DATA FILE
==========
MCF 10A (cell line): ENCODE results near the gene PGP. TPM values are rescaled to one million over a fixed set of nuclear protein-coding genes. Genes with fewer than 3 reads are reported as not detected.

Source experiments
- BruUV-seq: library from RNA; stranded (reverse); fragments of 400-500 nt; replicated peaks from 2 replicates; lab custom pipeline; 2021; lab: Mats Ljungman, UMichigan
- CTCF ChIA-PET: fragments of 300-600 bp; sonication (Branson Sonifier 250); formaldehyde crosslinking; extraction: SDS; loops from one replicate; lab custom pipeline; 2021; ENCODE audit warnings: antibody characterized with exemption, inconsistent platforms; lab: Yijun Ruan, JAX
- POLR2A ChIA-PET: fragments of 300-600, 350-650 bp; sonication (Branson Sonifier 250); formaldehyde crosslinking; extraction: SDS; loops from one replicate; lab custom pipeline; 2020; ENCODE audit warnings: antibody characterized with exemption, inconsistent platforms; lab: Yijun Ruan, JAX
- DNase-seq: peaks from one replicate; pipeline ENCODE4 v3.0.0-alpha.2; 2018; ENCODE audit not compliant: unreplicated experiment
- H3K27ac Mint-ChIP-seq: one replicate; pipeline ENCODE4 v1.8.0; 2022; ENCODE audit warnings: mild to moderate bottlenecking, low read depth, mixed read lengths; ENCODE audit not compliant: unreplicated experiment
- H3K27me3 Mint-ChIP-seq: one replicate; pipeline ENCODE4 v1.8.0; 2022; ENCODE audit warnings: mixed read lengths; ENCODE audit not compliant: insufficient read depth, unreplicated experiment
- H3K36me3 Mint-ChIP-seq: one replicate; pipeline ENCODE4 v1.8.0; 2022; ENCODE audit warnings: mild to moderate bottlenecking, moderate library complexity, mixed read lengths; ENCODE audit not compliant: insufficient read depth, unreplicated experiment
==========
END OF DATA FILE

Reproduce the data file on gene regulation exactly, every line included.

MCF 10A (cell line): ENCODE results near the gene PGP. TPM values are rescaled to one million over a fixed set of nuclear protein-coding genes. Genes with fewer than 3 reads are reported as not detected.

Source experiments
- BruUV-seq: library from RNA; stranded (reverse); fragments of 400-500 nt; replicated peaks from 2 replicates; lab custom pipeline; 2021; lab: Mats Ljungman, UMichigan
- CTCF ChIA-PET: fragments of 300-600 bp; sonication (Branson Sonifier 250); formaldehyde crosslinking; extraction: SDS; loops from one replicate; lab custom pipeline; 2021; ENCODE audit warnings: antibody characterized with exemption, inconsistent platforms; lab: Yijun Ruan, JAX
- POLR2A ChIA-PET: fragments of 300-600, 350-650 bp; sonication (Branson Sonifier 250); formaldehyde crosslinking; extraction: SDS; loops from one replicate; lab custom pipeline; 2020; ENCODE audit warnings: antibody characterized with exemption, inconsistent platforms; lab: Yijun Ruan, JAX
- DNase-seq: peaks from one replicate; pipeline ENCODE4 v3.0.0-alpha.2; 2018; ENCODE audit not compliant: unreplicated experiment
- H3K27ac Mint-ChIP-seq: one replicate; pipeline ENCODE4 v1.8.0; 2022; ENCODE audit warnings: mild to moderate bottlenecking, low read depth, mixed read lengths; ENCODE audit not compliant: unreplicated experiment
- H3K27me3 Mint-ChIP-seq: one replicate; pipeline ENCODE4 v1.8.0; 2022; ENCODE audit warnings: mixed read lengths; ENCODE audit not compliant: insufficient read depth, unreplicated experiment
- H3K36me3 Mint-ChIP-seq: one replicate; pipeline ENCODE4 v1.8.0; 2022; ENCODE audit warnings: mild to moderate bottlenecking, moderate library complexity, mixed read lengths; ENCODE audit not compliant: insufficient read depth, unreplicated experiment